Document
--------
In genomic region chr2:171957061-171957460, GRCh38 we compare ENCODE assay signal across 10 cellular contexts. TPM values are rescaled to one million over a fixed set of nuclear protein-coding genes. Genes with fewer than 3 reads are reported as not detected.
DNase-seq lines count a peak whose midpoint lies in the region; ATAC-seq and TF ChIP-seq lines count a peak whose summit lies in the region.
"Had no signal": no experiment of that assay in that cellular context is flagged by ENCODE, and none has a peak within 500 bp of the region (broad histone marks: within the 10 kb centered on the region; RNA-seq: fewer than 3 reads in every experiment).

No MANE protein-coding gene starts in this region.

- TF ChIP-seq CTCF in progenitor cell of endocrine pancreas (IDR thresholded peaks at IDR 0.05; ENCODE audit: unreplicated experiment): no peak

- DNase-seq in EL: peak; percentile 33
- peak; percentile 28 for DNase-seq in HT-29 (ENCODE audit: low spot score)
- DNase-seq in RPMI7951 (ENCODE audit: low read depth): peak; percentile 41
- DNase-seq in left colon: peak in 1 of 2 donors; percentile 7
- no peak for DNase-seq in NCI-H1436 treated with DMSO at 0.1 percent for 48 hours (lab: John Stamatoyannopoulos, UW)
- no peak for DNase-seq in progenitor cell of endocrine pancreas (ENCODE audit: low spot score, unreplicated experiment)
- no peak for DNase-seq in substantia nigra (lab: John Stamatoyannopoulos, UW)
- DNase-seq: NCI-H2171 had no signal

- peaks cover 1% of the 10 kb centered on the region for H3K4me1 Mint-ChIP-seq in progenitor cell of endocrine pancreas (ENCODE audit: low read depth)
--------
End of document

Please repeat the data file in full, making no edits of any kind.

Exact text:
In genomic region chr2:171957061-171957460, GRCh38 we compare ENCODE assay signal across 10 cellular contexts. TPM values are rescaled to one million over a fixed set of nuclear protein-coding genes. Genes with fewer than 3 reads are reported as not detected.
DNase-seq lines count a peak whose midpoint lies in the region; ATAC-seq and TF ChIP-seq lines count a peak whose summit lies in the region.
"Had no signal": no experiment of that assay in that cellular context is flagged by ENCODE, and none has a peak within 500 bp of the region (broad histone marks: within the 10 kb centered on the region; RNA-seq: fewer than 3 reads in every experiment).

No MANE protein-coding gene starts in this region.

- TF ChIP-seq CTCF in progenitor cell of endocrine pancreas (IDR thresholded peaks at IDR 0.05; ENCODE audit: unreplicated experiment): no peak

- DNase-seq in EL: peak; percentile 33
- peak; percentile 28 for DNase-seq in HT-29 (ENCODE audit: low spot score)
- DNase-seq in RPMI7951 (ENCODE audit: low read depth): peak; percentile 41
- DNase-seq in left colon: peak in 1 of 2 donors; percentile 7
- no peak for DNase-seq in NCI-H1436 treated with DMSO at 0.1 percent for 48 hours (lab: John Stamatoyannopoulos, UW)
- no peak for DNase-seq in progenitor cell of endocrine pancreas (ENCODE audit: low spot score, unreplicated experiment)
- no peak for DNase-seq in substantia nigra (lab: John Stamatoyannopoulos, UW)
- DNase-seq: NCI-H2171 had no signal

- peaks cover 1% of the 10 kb centered on the region for H3K4me1 Mint-ChIP-seq in progenitor cell of endocrine pancreas (ENCODE audit: low read depth)